Rising Stars: Voices of the Dead & Bright by Fiona Avery

The artwork in this graphic novel was so beautiful that it called to me from the library shelf. I had never heard of the Rising Stars, mythology but it seems that each tale works in a standalone fashion. The two in this volume are concerned with two different characters. The common thread that unites the whole series is that each protagonist is a “Special.” Here’s what that means (from the back cover):

In the sixties, a fireball struck Pederson, Illinois granting all the children who were in utero at the time fantastic powers – 113 in all. Dubbed “Specials,” these children grew into adulthood cloistered together, forming rivalries, friendships and enmities. Some became heroes, some criminals, and others simply lived out an ordinary existence. After years of petty fights, squabbles and grabs for power, a new unifying mission became clear, a purpose for their existence that they had all been unable to see before … to change the world.

Somebody’s been watching The 4400 methinks. Well, I decided to disgregard the unoriginal concept, since the superhero genre offers plenty of scope for diversity of superpowers. Unfortunately, the two stories aren’t terribly original in that regard, either.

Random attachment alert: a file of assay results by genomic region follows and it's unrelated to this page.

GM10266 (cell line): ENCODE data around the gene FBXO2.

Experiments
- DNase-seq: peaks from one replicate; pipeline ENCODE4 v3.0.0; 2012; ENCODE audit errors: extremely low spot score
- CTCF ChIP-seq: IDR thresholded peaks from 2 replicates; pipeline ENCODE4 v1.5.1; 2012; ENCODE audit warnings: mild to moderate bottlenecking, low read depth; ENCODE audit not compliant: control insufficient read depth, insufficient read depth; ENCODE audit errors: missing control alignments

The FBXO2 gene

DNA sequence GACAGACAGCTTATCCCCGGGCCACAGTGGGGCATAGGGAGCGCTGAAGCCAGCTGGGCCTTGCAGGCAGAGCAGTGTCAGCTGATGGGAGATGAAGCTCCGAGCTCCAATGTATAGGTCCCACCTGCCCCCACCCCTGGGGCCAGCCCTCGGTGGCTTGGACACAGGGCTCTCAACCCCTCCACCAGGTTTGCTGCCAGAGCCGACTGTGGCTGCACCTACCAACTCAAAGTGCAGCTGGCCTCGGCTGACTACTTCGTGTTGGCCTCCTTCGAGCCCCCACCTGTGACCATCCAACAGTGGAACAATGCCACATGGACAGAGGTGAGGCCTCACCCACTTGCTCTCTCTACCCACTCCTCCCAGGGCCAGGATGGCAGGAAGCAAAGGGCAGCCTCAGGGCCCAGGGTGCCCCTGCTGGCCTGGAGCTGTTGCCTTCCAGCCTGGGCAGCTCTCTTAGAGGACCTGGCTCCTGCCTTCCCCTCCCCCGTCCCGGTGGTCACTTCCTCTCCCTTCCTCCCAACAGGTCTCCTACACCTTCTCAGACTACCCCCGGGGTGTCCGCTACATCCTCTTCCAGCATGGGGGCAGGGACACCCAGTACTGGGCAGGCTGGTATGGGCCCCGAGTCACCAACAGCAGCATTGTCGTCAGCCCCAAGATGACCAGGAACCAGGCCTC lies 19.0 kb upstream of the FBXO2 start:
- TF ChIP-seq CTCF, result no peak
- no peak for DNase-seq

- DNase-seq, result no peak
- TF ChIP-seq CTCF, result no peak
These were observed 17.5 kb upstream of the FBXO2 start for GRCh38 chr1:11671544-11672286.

Voices of the Dead is about a man called Lionel Zerb whose power is an ability to see ghosts. Lionel’s obsession is to discover whether there really is an afterlife. You’d think that fact would be obvious to someone like Lionel, but unfortunately it’s not strictly true that he sees actual ghosts. He sees “afterimages” of a person. So, he goes from ghost hunt to ghost hunt, hoping one day to find “the real thing.” It all gets ultra weird after a while, and I found myself a bit confused by the end of it all.

Bright is the shorter (and better) of the two stories in the volume. This one is about a Special, Matthew Bright, who takes on a false identity in order to pursue his dream of being a police officer (a position of responsibility that a Special would not be permitted to fulfill; think X-Men and all the fear of “mutants”). Right in the middle of an important case, his identity is compromised, and things get sticky. The ending of the story involves Bright getting a “costume” as a gift. This is the only point where the story got a little silly.

It’s an above average read, but there are certainly better graphic novels out there. I’ll heap plenty of praise on the artwork, but not so much on the writing.

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